It’s not just a clever alliteration. Strategy and simplicity are key to a successful web project, and they go hand-in-hand. A well planned strategy will keep your project organized and focused, and simplicity is both the driving force and end result of a good web strategy.
The first step in building a great website is planning. The five W’s (and one H) are a handy way to get yourself organized.
Who? Who are you, and who is your audience? The first half helps you to establish and reinforce your identity. The second helps you stay focused on your objectives.
What? What is the purpose of your site? What will be on it? (That’s content.) What will users do on your site? (That’s functionality.)
When? This is all about visitor behaviors and patterns of usage. When will people visit your site? How long will they stay? When will they be back again? Think about ways to keep users at your site longer and to get them to return frequently.
Where? Where will your visitors be when they’re accessing your site, and what kinds of devices will they be using when they do? Make sure your site supports the browser software your visitors will be using, including mobile devices (iPhone, Android, Blackberry) if appropriate.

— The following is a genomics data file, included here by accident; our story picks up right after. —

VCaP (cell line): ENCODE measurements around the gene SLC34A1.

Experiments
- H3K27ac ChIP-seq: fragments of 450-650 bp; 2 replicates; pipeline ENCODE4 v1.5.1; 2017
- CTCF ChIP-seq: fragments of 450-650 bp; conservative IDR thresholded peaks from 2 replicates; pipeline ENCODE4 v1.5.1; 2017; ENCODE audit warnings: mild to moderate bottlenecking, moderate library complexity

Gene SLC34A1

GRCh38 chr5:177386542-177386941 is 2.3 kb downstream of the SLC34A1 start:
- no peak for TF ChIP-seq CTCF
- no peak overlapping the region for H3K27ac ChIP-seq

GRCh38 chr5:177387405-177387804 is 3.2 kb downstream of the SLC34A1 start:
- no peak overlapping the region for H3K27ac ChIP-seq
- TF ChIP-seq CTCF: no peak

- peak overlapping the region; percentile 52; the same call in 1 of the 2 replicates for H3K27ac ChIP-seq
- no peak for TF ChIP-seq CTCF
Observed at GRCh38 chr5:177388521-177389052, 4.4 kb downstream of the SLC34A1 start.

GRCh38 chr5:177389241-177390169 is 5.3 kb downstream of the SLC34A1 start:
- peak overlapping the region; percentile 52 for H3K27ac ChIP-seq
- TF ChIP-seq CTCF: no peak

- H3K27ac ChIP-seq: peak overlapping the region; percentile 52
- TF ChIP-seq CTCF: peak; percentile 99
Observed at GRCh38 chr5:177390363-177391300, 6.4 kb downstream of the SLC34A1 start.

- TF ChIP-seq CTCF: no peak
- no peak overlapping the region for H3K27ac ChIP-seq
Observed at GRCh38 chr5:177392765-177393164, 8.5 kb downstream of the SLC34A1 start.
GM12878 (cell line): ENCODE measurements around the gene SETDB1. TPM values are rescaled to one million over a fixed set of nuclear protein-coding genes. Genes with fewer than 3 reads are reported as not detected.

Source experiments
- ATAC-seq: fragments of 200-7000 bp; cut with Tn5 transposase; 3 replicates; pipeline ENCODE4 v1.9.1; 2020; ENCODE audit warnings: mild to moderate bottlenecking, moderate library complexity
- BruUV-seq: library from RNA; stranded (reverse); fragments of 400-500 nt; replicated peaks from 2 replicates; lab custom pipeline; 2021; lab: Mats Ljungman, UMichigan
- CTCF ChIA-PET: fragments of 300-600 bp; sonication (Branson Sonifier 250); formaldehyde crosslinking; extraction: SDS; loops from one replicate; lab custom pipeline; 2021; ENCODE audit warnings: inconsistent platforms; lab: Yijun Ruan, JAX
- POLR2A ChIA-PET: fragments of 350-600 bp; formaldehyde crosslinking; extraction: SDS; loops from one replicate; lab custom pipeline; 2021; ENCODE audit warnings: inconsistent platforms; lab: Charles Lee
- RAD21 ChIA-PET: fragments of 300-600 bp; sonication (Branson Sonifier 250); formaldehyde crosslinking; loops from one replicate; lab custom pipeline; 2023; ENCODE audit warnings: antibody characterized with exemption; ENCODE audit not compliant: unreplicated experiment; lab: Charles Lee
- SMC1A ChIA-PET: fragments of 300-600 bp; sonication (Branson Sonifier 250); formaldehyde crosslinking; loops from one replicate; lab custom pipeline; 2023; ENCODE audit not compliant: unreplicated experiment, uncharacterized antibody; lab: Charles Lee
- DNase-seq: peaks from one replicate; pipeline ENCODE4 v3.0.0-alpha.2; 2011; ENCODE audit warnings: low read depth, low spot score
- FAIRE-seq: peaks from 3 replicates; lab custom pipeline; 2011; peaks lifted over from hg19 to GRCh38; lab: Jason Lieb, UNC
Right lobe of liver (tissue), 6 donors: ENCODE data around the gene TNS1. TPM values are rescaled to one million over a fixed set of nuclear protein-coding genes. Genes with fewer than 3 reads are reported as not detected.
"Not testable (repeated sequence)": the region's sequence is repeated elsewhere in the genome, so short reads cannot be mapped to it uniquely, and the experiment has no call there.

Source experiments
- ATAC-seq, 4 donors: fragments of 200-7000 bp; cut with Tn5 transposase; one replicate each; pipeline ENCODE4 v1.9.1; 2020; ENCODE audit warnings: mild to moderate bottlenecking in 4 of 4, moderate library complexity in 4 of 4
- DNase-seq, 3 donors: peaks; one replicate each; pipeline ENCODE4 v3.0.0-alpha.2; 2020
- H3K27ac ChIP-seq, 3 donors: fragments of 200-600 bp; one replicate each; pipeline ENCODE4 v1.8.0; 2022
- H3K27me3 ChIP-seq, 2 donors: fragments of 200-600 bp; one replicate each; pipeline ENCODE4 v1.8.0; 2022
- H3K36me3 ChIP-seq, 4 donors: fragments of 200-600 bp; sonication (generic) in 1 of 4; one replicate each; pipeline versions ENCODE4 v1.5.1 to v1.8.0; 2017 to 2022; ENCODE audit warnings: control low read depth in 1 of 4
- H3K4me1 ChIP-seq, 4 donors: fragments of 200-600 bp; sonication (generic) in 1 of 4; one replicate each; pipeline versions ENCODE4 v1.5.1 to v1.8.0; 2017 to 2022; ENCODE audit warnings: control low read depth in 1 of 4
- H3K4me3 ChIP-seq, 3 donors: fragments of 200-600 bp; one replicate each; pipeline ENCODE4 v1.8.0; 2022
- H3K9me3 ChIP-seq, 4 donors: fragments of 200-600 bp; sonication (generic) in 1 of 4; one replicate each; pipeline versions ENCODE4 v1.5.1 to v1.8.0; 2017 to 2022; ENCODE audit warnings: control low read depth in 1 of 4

Why? The bottom line. Why should users come to your site instead of another site? Why are you building a website in the first place? This is closely related to the “Who” question and likewise should be the foundation of all you do with your site.
How? Once you’ve answered the five W’s, it’s time to tackle the H. How are you going to make it happen? What are the tools you’ll use? Think about design, functional development, and hosting. They all need to fit into place for your website to happen.
One of the greatest challenges with the increasing power of websites and web applications is knowing when to say when. Simplicity is more than just the latest buzzword: it’s a founding principle of good design and good software development. Stay focused on your primary objectives and don’t throw in the latest whiz-bang feature just because you can.
A corollary to simplicity is consistency. Say it again: consistency. The biggest difference between “professional-looking,” successful websites and amateurish, “ho-hum” websites is consistency. Consistency reinforces your identity, shows users that you’ve thought carefully about all of the pieces of your site and how they fit together, and ultimately shows your visitors that you care about their experience on your site — because you want to make it a positive one.
Further reading: Getting Real